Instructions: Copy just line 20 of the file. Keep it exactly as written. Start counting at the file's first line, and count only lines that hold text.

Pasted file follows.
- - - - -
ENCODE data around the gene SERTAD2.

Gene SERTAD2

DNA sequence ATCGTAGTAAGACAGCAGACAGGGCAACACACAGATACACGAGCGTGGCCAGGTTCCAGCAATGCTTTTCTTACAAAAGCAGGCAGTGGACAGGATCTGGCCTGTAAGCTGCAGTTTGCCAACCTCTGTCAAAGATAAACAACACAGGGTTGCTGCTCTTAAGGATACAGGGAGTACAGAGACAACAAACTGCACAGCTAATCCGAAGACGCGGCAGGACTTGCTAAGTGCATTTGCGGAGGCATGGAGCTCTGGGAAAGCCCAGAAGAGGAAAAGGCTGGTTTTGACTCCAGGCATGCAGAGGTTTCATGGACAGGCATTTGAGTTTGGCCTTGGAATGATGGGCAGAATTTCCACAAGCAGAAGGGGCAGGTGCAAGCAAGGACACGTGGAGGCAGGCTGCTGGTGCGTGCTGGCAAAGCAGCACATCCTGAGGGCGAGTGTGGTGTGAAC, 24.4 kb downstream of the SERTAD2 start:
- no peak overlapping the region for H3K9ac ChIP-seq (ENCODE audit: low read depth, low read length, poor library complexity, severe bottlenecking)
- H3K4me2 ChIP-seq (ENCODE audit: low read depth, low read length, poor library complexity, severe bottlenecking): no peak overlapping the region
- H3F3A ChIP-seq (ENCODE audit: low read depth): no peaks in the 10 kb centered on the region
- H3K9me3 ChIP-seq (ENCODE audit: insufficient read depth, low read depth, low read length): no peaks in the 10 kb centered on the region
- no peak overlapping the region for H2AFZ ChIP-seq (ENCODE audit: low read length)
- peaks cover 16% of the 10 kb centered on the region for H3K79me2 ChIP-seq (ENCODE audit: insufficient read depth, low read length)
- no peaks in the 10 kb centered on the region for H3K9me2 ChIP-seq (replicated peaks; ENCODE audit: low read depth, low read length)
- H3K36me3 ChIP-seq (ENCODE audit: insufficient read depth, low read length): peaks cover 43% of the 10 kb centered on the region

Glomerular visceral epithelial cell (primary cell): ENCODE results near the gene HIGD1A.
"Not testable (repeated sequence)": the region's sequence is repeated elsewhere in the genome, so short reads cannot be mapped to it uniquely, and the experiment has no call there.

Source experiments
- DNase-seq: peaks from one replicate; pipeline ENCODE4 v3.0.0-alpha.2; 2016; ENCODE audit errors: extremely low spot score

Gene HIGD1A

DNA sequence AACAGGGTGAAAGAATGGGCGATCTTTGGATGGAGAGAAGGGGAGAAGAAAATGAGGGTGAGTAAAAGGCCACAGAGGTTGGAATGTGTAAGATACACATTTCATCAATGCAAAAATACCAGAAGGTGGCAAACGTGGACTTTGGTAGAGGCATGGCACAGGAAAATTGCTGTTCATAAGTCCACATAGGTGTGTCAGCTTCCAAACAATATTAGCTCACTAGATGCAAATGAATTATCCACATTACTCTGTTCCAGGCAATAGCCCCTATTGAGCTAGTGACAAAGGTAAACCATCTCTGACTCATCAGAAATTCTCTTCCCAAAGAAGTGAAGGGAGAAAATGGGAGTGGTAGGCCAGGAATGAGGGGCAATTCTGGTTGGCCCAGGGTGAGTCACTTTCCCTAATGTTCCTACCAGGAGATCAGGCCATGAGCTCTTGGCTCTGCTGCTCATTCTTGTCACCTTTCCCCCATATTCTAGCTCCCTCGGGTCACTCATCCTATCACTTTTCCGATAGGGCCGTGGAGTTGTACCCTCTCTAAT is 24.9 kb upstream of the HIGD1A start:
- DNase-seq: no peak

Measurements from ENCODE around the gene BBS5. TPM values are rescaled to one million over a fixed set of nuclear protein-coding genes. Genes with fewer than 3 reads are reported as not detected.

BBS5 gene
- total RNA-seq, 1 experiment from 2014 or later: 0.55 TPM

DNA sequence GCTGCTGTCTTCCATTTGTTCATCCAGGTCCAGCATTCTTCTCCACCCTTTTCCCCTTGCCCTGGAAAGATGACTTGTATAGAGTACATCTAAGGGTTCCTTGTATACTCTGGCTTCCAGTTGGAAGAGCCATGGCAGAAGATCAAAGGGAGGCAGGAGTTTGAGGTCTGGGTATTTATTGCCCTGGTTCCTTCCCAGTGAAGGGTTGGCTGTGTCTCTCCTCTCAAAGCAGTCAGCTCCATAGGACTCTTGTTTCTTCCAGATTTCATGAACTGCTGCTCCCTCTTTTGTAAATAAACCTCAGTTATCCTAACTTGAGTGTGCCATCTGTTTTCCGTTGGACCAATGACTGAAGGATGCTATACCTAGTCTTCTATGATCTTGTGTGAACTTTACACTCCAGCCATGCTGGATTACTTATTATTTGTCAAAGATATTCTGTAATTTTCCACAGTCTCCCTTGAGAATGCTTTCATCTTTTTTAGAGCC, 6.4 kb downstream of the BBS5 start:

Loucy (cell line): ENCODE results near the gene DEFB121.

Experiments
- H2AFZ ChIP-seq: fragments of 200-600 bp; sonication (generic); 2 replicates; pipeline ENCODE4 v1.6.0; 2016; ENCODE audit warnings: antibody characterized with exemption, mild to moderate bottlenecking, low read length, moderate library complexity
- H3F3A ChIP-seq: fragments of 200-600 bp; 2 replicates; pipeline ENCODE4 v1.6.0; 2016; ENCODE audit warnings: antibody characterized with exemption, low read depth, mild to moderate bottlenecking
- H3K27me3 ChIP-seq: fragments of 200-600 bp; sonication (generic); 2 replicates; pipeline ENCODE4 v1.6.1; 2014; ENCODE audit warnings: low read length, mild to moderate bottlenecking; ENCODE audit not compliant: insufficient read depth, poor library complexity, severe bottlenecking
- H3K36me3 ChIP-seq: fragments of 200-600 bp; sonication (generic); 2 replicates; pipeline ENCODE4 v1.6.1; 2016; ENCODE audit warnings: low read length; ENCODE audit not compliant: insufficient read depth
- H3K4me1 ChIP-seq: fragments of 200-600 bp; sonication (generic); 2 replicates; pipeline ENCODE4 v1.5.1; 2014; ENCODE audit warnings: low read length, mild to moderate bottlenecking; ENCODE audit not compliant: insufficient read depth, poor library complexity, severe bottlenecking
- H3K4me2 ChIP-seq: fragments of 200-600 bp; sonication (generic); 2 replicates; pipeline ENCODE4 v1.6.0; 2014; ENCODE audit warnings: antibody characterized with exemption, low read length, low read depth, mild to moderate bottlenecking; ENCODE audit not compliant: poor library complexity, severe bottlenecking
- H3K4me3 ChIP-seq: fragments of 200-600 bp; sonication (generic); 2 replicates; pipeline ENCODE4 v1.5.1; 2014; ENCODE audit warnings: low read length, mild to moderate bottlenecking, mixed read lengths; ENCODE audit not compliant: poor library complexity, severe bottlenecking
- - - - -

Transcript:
BBS5 gene